Labuschagne, 2001; Pakhomou, 2004; Ressler, Burgess, Douglas, Hartman &
D’Agostino, 1986; Wright, Pratt & DeLisi, 2008). Despite this apparent consensus,
some of the basic questions that research into serial murder sets out to answer remain
unanswered, particularly those that ask what the nature of the links between
motivation and development are, and how these are expressed in offender behaviours.
As will be explored in more depth in the following chapters, answering some of these
basic questions will help not only the investigation of serial murder, but will highlight
directions that research in this field could productively follow.
1.2.1 The particular applicability of narrative psychology to serial murder
Narrative psychology can accommodate the consensus that has emerged in the study
of serial murder, and is thus particularly suited to the study of the motivation and
development of serial murder. Narrative, as pointed out by Canter (1994) and Maruna
(2001), can account for dynamic behaviours. Similarly, narrative is primarily
concerned with meaning and the cognitive structures of the individual (Crossley,
2000; Giddens, 1991; Maruna, 2001; McAdams, 1993) and can so maintain the focus
on meaning structures desirable for an adequate understanding of serial murder.
Narratives can thus be considered a credulous approach to understanding how
someone who has committed extreme violence comes to do so (Winter, Feixas,
Dalton, Laso, Mallindine & Patient, 2007). These narrative understandings could be
applicable in both the investigative (Canter, 1994) and therapeutic (Winter et al.,
2007) settings. Despite the benefits of a narrative understanding being highlighted, no
research on serial murder has made explicit use of both the epistemology and
methodology of narrative psychology.
1.2.2 The need for research on offending that uses the narratives of the offenders
Research studying serial murder by interviewing those who commit serial murder is
rare. A large proportion of previous studies into serial murder have either not
conducted interviews with those who commit serial murder (relying on media reports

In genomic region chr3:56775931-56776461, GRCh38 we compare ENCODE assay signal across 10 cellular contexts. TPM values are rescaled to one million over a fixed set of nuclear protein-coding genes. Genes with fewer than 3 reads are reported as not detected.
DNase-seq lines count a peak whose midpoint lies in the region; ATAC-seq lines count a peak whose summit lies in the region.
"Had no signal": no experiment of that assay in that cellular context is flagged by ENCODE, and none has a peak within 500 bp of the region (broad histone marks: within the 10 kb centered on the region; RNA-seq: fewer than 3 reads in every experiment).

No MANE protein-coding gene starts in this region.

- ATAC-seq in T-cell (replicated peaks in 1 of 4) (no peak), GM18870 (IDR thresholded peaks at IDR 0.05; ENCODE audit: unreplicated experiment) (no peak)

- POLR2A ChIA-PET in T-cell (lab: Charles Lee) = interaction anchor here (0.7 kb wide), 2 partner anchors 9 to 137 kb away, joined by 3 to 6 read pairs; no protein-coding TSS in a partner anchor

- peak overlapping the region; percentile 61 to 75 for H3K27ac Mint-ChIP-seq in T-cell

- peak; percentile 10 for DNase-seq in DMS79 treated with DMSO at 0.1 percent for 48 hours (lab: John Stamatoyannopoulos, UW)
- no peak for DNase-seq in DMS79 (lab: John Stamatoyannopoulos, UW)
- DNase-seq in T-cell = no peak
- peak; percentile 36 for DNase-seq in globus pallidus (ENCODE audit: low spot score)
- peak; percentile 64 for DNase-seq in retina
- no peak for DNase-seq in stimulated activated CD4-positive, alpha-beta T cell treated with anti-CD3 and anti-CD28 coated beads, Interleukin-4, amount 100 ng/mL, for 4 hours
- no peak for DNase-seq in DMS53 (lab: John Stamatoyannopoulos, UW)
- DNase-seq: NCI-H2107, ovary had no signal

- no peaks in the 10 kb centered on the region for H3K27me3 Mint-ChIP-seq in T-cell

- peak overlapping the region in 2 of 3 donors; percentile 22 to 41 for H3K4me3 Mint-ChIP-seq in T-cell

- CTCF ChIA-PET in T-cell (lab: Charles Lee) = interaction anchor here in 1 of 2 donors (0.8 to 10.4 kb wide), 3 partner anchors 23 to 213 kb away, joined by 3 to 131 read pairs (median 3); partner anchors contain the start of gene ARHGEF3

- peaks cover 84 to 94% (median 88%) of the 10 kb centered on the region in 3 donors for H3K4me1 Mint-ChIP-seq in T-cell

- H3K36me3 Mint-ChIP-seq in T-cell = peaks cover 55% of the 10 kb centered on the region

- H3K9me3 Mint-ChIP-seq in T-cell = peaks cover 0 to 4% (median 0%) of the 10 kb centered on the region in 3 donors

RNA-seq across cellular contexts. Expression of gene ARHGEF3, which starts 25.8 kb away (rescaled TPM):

instead), or it is not clear whether the interview material they use was collected by
themselves or a third party (e.g. Arndt, et al., 2004; Canter et al., 2004; Canter &
Wentink, 2004; Gorby, 2000; Hodge, 2000; Holmes & Holmes, 2001; Hickey, 2002;
Leyton, 1989; Wentink, 2001; Winter et al., 2007; Wright, Pratt & DeLisi, 2008).
Furthermore, previous research into crime drawing on narrative psychology has either
not used interviews with offenders (e.g. Canter, 1994; Hodge, 2000; Winter et al.,
2007) or when interviews have been conducted, these have not been with serial
murderers (e.g. Athens, 1997; Parkinson, 1999; Schultz, 2005). This study aims to fill
this gap by conducting interview based research, from the perspective of narrative
psychology, with people who have committed serial murder.
1.2.3 The need for research on serial murder and offender profiling in South
Research into serial murder in South Africa has become more popular over the last
two decades and an increasingly large body of research is being accrued (e.g.
Barkhuizen, 2005; De Wet, 2005; Del Fabbro, 2006; Du Plessis, 1998; Hook, 2003;
Hodgskiss, 2001, 2004; Labuschagne, 2001; Pistorius, 1996). South African research
suggests that local serial murderers’ behaviours may be different from those found in
the United States or United Kingdom (Hodgskiss, 2001, 2004; Labuschagne, 2001).
These findings echo those from elsewhere calling attention to the possible variations
in serial murder across cultures (Gorby, 2000; Hickey, 2002). This suggests that
international research on serial murder may be less relevant in the different social,
demographic and perceptual landscape of South Africa. Narrative psychology
proceeds from a social constructivist paradigm, and so presumes that behaviour is
socially and environmentally mediated. Thus narrative can help account for the ways
serial murderers’ behaviours may change in response to social and environmental